The next leak on Facebook? 257,000 accounts are affected, the hackers speak of data to 120 million accounts – and wanted to sell access to it.
Facebook just can not relax. Only in October had been spied on a Facebook Hack 50 million accounts ; out of 14 million, very sensitive data was stolen. Cambridge Analytica remains as well known to most. Now it is public that hackers have published private messages of at least 81,000 accounts on Facebook. Details on significantly more accounts were given by the hackers. However, Facebook speaks of browser extensions that are to blame, not the social network.
Is Facebook responsible for the data leak?
The BBC reports that hackers have gained access to private messages from users on Facebook and made them public. There is talk of messages from at least 81,000 accounts. The perpetrators have even told the Russian BBC Service to have details on 120 million accounts in store. In fact, the hackers had placed an ad and offered to get ten cents to access an account. In total, data from 176,000 accounts were also made public.
Facebook states in this case that its own security system has not been cracked. The data, which the criminals have captured, have rather been leaked due to a browser extension that tracked the activity of users on Facebook. Although the company did not want to call for a concrete extension, it is convinced that it will not be responsible for the latest data leak.
“We have ordered browser-makers to ensure that known malicious extensions are no longer available to download in their stores. We’ve also been contacted for a statement on Facebook,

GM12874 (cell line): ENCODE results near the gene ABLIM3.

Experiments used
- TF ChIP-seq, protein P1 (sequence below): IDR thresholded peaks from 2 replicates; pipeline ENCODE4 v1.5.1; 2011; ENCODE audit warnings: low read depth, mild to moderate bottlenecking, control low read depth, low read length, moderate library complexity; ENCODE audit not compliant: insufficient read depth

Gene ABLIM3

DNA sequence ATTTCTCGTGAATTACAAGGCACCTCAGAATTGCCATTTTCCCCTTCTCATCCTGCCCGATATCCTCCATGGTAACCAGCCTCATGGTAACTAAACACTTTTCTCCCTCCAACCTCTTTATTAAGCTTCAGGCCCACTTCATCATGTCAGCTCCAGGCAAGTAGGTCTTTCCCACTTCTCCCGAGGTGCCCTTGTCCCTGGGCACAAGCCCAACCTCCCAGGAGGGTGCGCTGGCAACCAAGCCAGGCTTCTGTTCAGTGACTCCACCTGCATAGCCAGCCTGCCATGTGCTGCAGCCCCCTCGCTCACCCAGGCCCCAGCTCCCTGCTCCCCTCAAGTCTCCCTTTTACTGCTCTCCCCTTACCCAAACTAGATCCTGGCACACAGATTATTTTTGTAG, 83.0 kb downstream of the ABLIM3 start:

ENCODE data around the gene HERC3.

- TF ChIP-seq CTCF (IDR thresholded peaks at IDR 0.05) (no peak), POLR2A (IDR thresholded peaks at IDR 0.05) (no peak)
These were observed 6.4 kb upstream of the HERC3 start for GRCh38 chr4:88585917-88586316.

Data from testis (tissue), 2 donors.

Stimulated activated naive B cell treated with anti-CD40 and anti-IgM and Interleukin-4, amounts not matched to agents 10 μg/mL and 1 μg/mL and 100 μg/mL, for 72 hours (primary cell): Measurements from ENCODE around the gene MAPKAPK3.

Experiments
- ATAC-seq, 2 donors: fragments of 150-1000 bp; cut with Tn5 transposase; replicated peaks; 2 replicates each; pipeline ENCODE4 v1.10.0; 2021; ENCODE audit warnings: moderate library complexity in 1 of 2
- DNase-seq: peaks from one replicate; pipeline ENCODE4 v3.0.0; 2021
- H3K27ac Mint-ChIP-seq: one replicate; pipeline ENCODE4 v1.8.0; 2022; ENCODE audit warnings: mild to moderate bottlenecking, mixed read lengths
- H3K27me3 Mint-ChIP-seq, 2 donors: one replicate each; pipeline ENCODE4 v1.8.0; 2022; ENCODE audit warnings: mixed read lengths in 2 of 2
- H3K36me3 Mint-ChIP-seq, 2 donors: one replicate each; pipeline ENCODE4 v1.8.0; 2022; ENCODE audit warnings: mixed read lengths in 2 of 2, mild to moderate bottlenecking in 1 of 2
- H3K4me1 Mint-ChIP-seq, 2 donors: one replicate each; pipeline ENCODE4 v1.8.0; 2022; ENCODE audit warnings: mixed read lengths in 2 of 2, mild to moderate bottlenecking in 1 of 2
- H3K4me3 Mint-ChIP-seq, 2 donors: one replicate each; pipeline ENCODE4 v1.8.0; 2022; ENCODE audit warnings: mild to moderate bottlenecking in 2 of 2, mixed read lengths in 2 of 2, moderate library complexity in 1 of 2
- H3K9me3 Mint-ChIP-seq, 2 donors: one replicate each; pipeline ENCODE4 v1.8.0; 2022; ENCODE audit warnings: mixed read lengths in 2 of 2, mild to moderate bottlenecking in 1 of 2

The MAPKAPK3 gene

so Facebook executive guy roses .
The leak, which was reported in September, was reviewed by the Russian BBC Service. It contacted some users and was able to confirm that the private messages belonged to their accounts.
Such messages included information about personal aversions of family members or recent family vacation pictures. There was also an intimate conversation between two lovers.
Uncertainty about the leak
The extent of the data peak remains open. The BBC received a response from a person or group of people called John Smith, who had advertised access to the accounts. She said that this hack was a novel and 120 million accounts were affected. However, this number seems badly overdrawn, as Facebook had not overcome the security system. The IP address of the site that published the data leads to St. Petersburg.
It remains to be clarified whether a browser extension was actually responsible for the leak. If so, then the provider in question must take responsibility for the damage incurred by the users. Nevertheless, the recent data leak, which mainly affects users from Russia, but also from the UK and Brazil, remains another blow to Facebook. Critics will continue to ask questions and expect answers. Why can Facebook data always get into the hands of hackers? In fact, there are a variety of explanations, for some of which Facebook certainly carries no or only limited liability. Nevertheless, the image of the social network continues to cause damage and skepticism among users and advertisers is likely to grow. Because this will probably not be the last hack on Facebook.